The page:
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    • #56456

      The shift on my Series V Alpine is getting a bit stiff. When I bought it five years ago,there was a serious leak and I was told to replenish the lubricrant once a month and everything would be ok. I had the leak repaired and now the gear shift is getting stiff again and I can’t remember what I used to put in.
      The Rootes Manual suggests something called “Shell Super Oil.” What the XXX is that?
      John Logan says it would be ok to put in 80 wgt oil. since it goes to the bottom but looking at the Rootes Manual, there seems to be a pump involved.
      So, what do I put in?
      Jim Anderson

    • #59361
      jumpinjan
      Participant

      Go to your Parts store and get about 3 quarts of Castrol HD30 oil. Drain everything out and replace with the Castrol. 80wt “gear” oil, like the motorcycle transmission oils (not rear axle hypoid oil) is fine too. We all use the castrol oil in the transmission and for a new engine break-in oil.

    • #59363

      I agree with 30 HD oil…………. But 80WT, NO WAY JOSE. STOP-DANGER DO NOT DO IT. The viscosity of 80 WT inhibits the free spinning of gears creating to much of a drag for the syncros to overcome. Sure the driver can “jam” a gear but it overstresses the shift forks and syncros causing premature wear or even breakage. In cold weather shifting gears may be near impossible. I just went through this exercise with an Alpine this spring. Ask, Anthony DiBasttia what it is like.

      BTW. The max viscosity you can use with an OD is 40WT. Higher viscosity prevents the sun gears from getting adequate lubrication. The end result is gears turning blue from excess heat and self destruction.

    • #59368
      jumpinjan
      Participant

      Tom,
      Have you ever used (observed) 80wt motorcycle (2-stroke, off-road) transmission “gear” oil. It’s viscosity is just like 30wt engine oil, but has better gear face protection, plus it’s designed to work with clutch friction plates, so it’s very compatible with the overdrives. Engine oils & “gear” oils have different rating scales. Maybe you have the rear axle oil (hypoid gear oil) on your mind. I have found many trannys where the previous owner used hypoid oil, even in overdrives.
      Tom, look at this chart that I lifted off the web page:
      http://www.repairfaq.org/filipg/AUTO/F_oil_facts.html
      ___________________________________________________________
      | |
      | SAE Gear Viscosity Number |
      | ________________________________________________________ |
      | |75W |80W |85W| 90 | 140 | |
      | |____|_____|___|______________|________________________| |
      | |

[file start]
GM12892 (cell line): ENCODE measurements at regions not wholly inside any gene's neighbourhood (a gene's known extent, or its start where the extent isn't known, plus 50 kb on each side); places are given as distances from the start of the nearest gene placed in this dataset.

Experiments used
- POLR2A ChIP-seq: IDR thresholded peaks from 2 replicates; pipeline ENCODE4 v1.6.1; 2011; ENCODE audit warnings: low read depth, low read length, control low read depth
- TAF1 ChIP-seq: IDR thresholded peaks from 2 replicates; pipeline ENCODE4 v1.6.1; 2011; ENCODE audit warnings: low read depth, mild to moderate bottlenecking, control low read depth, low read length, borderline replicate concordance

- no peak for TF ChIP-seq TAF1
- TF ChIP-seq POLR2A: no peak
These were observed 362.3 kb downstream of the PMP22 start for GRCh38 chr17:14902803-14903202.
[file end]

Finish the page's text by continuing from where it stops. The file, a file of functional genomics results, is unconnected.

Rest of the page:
| SAE Crank Case Viscosity Number |
      | ____________________________ |
      | |10| 20 | 30 | 40 | 50 | |
      | |__|_____|____|_____|______| |
      ______________________________________________________________
      2 4 6 8 10 12 14 16 18 20 22 24 26 28 30 32 34 36 38 40 42
      viscosity cSt @ 100 degrees C

      (maybe just go there), as you can see SAE has set up two different ranges for gear & crankcase viscosity numbers. I hope this helps clearify what I was recommending.
      Jan

    • #59369

      Your are correct, I went off the deep end and was thinking of rear end oil. Guess I didn’t read your comments clearly. Speed reading does that.

      And I agree that rear end oil can work in the OD. However. its thickness precludes proper sun gear “bearing” lubrication and “WILL” eventually cause bearing failure. Ok, so someone who is a casual user of an OD may get away with it but extended OD use like interstate driving will eventually get the bearings in trouble.

      I do not recommend rearend oil use in trans or OD….period. I’ve seen the damage. It may be a band-aid for an owner but it is just that, a Band-aid to solve another problem that is then aggravated by use of the Band-aid.

    • #59373
      Bob and Jean Webb
      Participant

      Jan/Tiger Tom,
      Before you put any Gear Oil in a transmission, make sure you know
      what additives are in the oil. If it is a conventional gear oil, it contains sulfur/phosphorus compounds. These additives react with yellow metals:
      synchos, etc. Corrosion starts on contact and can not be stopped. Gear oil contains these extreme pressure additives plus other additives intended for final drive units. Manufacturers of heavy truck trans. still
      recommend the use of motor oils unless you use a synthetic trans oil.

      Coming from many years experience as a oil company rep. , I’ve
      seen a lot of things tried. Stick with what the manufacturer recommends.

      Bob Webb

    • #59387
      jumpinjan
      Participant

      Bob,
      The sulfur/phosphorus compounds are expected to be found in “Hypoid” gear oil. Yes, do no use this in transmissions that have yellow metal (brass and so on). The gear oils, that I mentioned, probably don’t have any of this, because they don’t really need the “extreme-pressure” additives.

    • #59388

      All petroleum based lubricants contain sulfur, the only question is how much. If you don’t want any sulfur, the only choice is a full synthetic.

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